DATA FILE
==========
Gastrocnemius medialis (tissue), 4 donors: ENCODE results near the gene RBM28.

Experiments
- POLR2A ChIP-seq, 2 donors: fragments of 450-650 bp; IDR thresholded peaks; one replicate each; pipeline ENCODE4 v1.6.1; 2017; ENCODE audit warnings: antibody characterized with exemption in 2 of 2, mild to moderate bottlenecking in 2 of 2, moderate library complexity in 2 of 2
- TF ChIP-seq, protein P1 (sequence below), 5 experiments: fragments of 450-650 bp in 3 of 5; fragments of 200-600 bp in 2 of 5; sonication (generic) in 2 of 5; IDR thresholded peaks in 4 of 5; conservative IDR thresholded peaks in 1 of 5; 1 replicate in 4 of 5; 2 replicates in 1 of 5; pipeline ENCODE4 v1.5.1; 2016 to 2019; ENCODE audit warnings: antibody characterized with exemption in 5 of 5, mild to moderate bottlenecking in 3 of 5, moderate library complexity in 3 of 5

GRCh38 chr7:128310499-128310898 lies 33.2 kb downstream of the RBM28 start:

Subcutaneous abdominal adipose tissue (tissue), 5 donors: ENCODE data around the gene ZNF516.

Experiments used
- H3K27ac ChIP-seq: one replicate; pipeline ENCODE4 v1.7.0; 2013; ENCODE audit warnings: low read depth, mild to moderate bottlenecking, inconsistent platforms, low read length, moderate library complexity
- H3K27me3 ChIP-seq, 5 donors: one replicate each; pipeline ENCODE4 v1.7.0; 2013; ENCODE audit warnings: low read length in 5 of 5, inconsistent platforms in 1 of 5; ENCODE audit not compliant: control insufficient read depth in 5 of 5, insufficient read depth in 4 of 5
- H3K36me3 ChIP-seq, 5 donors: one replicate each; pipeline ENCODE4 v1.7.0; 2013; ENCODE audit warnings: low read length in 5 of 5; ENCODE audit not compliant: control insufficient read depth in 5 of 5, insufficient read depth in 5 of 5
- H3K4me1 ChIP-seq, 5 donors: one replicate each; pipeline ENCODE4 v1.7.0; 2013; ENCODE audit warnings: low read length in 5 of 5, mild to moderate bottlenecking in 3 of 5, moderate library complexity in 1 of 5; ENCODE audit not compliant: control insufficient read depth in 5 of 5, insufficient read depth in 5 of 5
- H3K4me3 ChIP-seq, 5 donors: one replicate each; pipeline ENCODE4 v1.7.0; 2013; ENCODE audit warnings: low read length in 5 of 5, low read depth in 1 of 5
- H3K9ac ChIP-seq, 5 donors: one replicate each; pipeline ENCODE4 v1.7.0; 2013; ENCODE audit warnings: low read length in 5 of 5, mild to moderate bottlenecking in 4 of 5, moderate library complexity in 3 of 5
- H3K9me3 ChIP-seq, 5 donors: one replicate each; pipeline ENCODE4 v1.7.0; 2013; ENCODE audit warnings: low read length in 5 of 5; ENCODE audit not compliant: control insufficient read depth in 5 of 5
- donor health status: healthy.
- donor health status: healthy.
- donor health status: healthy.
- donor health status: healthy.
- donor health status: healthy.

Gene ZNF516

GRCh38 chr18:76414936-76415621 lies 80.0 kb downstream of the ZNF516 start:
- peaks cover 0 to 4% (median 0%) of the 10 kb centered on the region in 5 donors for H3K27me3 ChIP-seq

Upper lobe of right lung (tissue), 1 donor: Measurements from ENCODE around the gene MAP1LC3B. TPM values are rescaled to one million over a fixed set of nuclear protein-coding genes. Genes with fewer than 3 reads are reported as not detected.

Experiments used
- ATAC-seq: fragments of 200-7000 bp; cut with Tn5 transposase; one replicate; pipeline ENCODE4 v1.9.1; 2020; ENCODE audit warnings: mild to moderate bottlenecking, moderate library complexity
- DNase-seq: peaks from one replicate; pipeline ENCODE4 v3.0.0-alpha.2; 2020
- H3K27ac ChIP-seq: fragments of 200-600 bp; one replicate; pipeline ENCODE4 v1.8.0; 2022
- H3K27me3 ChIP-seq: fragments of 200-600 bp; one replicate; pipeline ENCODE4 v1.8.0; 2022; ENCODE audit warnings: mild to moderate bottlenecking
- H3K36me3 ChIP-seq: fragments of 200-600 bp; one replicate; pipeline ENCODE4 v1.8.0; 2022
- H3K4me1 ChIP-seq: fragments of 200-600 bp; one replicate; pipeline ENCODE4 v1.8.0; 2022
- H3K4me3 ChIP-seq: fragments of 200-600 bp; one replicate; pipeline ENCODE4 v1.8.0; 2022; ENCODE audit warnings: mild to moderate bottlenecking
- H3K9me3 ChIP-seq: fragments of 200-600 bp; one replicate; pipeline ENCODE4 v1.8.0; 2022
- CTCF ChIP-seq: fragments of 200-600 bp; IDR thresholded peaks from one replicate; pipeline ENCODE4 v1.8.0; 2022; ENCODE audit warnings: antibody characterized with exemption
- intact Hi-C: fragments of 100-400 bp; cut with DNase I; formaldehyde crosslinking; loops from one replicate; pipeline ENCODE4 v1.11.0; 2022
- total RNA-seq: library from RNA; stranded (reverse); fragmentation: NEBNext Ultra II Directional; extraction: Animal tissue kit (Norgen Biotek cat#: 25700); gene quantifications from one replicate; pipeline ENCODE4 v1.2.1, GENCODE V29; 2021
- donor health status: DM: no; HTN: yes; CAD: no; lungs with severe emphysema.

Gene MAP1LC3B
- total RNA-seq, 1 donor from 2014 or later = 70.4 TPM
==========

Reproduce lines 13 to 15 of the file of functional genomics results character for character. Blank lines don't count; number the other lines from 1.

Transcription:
- H3K9ac ChIP-seq, 5 donors: one replicate each; pipeline ENCODE4 v1.7.0; 2013; ENCODE audit warnings: low read length in 5 of 5, mild to moderate bottlenecking in 4 of 5, moderate library complexity in 3 of 5
- H3K9me3 ChIP-seq, 5 donors: one replicate each; pipeline ENCODE4 v1.7.0; 2013; ENCODE audit warnings: low read length in 5 of 5; ENCODE audit not compliant: control insufficient read depth in 5 of 5
- donor health status: healthy.